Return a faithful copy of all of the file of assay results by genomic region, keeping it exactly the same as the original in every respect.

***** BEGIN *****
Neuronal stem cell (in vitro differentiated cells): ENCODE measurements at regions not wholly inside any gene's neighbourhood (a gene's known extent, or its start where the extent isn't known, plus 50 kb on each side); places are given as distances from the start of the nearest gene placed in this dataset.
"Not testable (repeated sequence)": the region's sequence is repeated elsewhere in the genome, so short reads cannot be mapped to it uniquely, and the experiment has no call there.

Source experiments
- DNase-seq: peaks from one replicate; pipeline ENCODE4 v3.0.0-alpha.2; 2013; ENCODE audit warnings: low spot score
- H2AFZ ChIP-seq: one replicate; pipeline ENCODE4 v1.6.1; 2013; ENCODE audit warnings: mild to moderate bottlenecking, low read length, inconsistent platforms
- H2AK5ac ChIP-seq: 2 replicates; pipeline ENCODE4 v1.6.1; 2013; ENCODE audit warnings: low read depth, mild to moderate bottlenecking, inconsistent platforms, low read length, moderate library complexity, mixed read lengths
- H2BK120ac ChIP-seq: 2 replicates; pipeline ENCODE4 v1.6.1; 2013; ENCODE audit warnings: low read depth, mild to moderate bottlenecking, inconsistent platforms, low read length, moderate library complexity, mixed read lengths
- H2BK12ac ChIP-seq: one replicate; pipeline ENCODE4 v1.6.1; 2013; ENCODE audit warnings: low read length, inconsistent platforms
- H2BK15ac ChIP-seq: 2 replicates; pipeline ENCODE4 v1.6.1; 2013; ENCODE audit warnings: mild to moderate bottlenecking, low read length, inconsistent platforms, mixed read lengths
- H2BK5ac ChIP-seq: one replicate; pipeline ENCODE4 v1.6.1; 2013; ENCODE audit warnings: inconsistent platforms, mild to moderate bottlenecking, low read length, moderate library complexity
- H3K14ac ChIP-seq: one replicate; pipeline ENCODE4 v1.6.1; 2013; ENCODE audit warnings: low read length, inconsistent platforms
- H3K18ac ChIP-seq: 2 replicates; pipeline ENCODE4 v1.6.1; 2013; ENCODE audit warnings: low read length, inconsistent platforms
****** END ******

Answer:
Neuronal stem cell (in vitro differentiated cells): ENCODE measurements at regions not wholly inside any gene's neighbourhood (a gene's known extent, or its start where the extent isn't known, plus 50 kb on each side); places are given as distances from the start of the nearest gene placed in this dataset.
"Not testable (repeated sequence)": the region's sequence is repeated elsewhere in the genome, so short reads cannot be mapped to it uniquely, and the experiment has no call there.

Source experiments
- DNase-seq: peaks from one replicate; pipeline ENCODE4 v3.0.0-alpha.2; 2013; ENCODE audit warnings: low spot score
- H2AFZ ChIP-seq: one replicate; pipeline ENCODE4 v1.6.1; 2013; ENCODE audit warnings: mild to moderate bottlenecking, low read length, inconsistent platforms
- H2AK5ac ChIP-seq: 2 replicates; pipeline ENCODE4 v1.6.1; 2013; ENCODE audit warnings: low read depth, mild to moderate bottlenecking, inconsistent platforms, low read length, moderate library complexity, mixed read lengths
- H2BK120ac ChIP-seq: 2 replicates; pipeline ENCODE4 v1.6.1; 2013; ENCODE audit warnings: low read depth, mild to moderate bottlenecking, inconsistent platforms, low read length, moderate library complexity, mixed read lengths
- H2BK12ac ChIP-seq: one replicate; pipeline ENCODE4 v1.6.1; 2013; ENCODE audit warnings: low read length, inconsistent platforms
- H2BK15ac ChIP-seq: 2 replicates; pipeline ENCODE4 v1.6.1; 2013; ENCODE audit warnings: mild to moderate bottlenecking, low read length, inconsistent platforms, mixed read lengths
- H2BK5ac ChIP-seq: one replicate; pipeline ENCODE4 v1.6.1; 2013; ENCODE audit warnings: inconsistent platforms, mild to moderate bottlenecking, low read length, moderate library complexity
- H3K14ac ChIP-seq: one replicate; pipeline ENCODE4 v1.6.1; 2013; ENCODE audit warnings: low read length, inconsistent platforms
- H3K18ac ChIP-seq: 2 replicates; pipeline ENCODE4 v1.6.1; 2013; ENCODE audit warnings: low read length, inconsistent platforms